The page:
Epithelial cells can shape the tissue response during adaptive immune effector responses to conform to the nature of the T-cell response and the leukocytes required. They release chemokines that attract neutrophils for TH1 and TH17 responses and eosinophils and basophils for TH2 responses. They also release chemokines that attract the T cells themselves: TH1 (CXCL10/IFN-inducible protein [IP]-10 and CXCL9/monokine induced by IFN-γ [MIG] in response to IFN-γ) and TH2 (CCL1/I-309, CCL22/macrophage-derived chemokine [MDC], and CCL17/thymus and activation-regulated chemokine [TARC] in response to IL-4 and IL-13).23 Epithelial cells produce CXCL8/IL-8 and CXCL1–3/growth-related oncogene (GRO)-α–γ in response to IL-17 to recruit neutrophils.24,25 TH17 cells comprise a relatively recently recognized subset of T cells that are thought to mediate immunity to extracellular organisms, as well as several auto-immune diseases.26 The chemokines responsible for TH17 recruitment have not been evaluated, but it is reasonable to expect that they will be partly epithelial cell derived. As discussed above, epithelial TSLP can influence the phenotype of outgoing DCs to modify the differentiation of the T cells to which they present antigen in draining lymph nodes. Epithelial cells might participate in T-cell responses in other ways because they express receptors for other factors that drive the T-cell differentiation process, such as IL-31 that might regulate both TH1 and TH2 cells, TGF-β that skews toward TH17, and IFN-λ that might promote Treg responses.27,28 It has not been tested whether epithelial cells have receptors for other such factors that influence the nature of the T-cell response, such as IL-25 that skews toward TH2, TSLP that skews toward TH2, or IL-23 that skews to TH17. However, IL-22 appears to be a prominent cytokine produced by TH17 cells, and epithelial cells (keratinocytes) display a robust response to this cytokine.29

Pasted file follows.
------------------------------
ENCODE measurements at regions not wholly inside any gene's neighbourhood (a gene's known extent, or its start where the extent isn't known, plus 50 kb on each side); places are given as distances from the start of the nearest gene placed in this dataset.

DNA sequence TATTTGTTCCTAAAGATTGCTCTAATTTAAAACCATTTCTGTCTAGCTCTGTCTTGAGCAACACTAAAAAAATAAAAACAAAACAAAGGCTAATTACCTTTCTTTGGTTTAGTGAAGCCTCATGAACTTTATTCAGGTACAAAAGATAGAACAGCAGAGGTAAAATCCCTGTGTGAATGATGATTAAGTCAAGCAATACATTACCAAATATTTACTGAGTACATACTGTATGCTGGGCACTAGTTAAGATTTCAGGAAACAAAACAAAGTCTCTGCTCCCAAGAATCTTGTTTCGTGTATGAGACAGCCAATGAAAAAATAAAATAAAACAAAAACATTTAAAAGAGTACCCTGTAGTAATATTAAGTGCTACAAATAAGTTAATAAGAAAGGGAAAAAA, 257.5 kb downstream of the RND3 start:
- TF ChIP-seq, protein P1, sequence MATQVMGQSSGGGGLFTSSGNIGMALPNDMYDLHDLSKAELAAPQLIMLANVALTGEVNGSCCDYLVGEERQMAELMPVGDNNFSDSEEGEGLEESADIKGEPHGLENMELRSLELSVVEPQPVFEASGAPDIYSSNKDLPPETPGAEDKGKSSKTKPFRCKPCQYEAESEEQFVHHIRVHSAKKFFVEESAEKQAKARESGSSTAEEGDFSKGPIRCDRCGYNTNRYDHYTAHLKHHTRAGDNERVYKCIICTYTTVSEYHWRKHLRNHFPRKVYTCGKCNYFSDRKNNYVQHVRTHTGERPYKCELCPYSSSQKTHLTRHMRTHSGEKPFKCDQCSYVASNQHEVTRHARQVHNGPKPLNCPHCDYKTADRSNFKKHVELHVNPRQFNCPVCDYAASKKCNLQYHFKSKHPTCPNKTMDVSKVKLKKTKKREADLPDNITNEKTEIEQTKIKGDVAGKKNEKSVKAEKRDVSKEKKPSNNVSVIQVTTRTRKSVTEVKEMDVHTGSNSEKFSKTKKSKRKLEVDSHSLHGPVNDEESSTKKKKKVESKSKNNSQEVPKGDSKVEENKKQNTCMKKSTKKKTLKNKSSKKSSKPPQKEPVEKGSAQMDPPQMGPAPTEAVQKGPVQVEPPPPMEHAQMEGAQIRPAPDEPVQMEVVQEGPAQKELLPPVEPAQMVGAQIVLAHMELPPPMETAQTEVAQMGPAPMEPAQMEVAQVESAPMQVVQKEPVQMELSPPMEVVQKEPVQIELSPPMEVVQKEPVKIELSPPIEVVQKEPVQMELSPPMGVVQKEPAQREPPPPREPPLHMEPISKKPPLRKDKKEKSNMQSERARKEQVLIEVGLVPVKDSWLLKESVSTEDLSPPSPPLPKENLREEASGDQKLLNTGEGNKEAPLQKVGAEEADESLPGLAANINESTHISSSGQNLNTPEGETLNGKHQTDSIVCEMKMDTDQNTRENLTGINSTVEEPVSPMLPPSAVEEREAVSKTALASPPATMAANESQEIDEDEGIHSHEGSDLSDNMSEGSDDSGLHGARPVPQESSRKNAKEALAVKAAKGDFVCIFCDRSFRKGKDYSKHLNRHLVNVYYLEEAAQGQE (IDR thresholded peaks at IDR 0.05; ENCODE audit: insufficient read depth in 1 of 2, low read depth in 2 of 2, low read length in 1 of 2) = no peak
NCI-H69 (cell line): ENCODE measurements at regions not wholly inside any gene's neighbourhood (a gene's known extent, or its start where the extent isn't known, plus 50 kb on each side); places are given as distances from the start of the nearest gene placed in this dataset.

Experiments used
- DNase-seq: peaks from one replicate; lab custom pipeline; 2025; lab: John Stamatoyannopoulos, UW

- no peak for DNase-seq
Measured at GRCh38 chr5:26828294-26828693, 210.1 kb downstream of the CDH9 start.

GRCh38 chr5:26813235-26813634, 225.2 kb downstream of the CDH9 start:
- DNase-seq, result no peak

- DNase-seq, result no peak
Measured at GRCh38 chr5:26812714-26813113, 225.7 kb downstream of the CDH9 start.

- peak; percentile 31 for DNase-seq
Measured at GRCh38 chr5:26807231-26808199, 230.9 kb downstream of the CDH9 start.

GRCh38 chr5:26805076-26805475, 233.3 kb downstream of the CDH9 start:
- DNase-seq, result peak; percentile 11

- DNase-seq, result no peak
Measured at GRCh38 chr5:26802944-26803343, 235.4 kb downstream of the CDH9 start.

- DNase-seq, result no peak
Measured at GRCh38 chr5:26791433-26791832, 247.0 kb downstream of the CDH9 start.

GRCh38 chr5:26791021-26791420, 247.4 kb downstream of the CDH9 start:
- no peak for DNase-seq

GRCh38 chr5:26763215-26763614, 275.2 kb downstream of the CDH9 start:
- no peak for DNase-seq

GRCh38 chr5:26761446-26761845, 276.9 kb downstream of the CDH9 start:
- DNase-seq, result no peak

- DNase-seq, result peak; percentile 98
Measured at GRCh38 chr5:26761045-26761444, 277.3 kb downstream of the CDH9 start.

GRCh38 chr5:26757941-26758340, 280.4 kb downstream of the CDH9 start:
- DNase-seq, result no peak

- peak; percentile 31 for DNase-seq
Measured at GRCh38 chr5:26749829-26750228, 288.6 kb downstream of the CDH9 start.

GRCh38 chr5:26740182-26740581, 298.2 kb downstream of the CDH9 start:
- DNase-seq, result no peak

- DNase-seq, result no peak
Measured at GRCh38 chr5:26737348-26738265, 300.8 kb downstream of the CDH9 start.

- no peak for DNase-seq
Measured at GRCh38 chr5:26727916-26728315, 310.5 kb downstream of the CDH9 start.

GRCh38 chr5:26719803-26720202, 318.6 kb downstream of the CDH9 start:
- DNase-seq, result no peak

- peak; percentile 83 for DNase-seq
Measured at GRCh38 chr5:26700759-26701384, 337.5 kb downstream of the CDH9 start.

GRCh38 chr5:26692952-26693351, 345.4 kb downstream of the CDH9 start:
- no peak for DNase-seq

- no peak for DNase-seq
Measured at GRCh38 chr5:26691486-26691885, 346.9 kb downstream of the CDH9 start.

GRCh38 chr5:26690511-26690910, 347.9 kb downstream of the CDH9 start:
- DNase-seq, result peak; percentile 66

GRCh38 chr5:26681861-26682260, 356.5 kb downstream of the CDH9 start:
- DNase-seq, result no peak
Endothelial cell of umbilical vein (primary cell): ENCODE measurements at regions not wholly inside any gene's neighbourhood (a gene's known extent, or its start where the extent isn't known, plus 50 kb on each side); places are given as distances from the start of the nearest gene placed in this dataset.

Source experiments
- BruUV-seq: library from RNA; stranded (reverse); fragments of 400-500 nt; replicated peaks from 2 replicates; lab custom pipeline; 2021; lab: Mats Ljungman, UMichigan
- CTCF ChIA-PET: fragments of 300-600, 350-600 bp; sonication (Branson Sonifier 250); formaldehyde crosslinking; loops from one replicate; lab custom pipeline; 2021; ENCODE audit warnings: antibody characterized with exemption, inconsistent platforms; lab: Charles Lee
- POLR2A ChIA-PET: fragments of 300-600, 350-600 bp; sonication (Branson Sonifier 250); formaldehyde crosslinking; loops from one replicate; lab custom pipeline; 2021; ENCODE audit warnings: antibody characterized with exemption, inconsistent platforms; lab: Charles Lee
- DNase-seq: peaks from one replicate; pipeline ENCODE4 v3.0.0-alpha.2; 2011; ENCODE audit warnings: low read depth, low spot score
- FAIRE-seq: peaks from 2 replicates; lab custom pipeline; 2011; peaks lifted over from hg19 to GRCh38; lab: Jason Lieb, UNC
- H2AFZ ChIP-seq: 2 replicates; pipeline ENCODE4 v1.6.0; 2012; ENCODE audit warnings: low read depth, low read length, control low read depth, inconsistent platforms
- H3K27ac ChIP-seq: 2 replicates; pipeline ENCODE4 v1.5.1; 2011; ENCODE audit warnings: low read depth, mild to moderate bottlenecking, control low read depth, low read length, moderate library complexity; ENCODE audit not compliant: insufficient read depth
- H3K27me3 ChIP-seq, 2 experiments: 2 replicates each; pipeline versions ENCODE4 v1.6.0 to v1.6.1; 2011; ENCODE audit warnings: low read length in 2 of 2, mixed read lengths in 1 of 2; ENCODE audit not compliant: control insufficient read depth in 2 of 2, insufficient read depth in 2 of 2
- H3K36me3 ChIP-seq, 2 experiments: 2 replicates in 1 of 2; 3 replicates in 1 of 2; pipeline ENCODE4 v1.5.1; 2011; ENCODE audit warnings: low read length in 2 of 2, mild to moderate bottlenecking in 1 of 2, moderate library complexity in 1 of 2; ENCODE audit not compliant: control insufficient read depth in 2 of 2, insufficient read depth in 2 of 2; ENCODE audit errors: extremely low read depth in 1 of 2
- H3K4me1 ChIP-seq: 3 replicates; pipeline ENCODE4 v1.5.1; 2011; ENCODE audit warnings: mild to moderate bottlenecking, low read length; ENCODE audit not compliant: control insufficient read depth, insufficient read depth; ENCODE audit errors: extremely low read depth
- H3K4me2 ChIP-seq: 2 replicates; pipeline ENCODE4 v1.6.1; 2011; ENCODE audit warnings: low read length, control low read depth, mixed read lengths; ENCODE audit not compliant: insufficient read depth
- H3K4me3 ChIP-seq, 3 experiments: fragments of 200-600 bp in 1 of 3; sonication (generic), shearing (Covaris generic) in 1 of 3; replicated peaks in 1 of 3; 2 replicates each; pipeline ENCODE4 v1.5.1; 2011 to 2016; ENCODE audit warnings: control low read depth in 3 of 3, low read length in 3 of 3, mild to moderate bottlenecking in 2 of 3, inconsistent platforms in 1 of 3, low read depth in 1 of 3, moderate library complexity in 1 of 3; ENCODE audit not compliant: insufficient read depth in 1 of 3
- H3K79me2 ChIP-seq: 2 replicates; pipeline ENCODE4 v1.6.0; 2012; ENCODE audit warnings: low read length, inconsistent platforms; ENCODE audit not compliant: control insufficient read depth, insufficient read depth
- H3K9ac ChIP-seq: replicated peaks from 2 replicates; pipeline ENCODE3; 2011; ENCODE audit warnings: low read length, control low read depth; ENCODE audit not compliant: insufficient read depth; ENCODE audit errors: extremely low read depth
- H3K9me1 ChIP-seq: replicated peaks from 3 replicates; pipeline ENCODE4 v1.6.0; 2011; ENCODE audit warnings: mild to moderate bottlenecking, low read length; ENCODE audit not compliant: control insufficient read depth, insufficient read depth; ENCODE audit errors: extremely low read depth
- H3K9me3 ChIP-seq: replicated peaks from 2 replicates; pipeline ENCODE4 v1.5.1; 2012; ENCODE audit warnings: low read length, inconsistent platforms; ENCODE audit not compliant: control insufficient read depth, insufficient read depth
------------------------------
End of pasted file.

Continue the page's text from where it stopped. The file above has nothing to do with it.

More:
Several recent studies have shown that airway epithelial cells express high levels of certain B7 family members, notably B7-H1 and B7-DC (also known as PD-L1 and PD-L2).3032 These molecules are important regulators of T-cell activation, function, survival, and differentiation. Although B7-H1 and B7-DC levels are increased in chronic rhinosinusitis and after viral infections, their relevance to immune regulation and disease pathogenesis awaits clarification. Epithelial cells also express Fas ligand, which can limit lymphocyte survival,33 and CD40, which can stimulate epithelial production of RANTES, monocyte chemoattractant protein 1, IL-8, and intercellular adhesion molecule 1 when cross-linked.34,35 A picture is emerging that suggests that epithelial cells can shape the nature of an adaptive immune response by altering the phenotype of both DCs and T cells.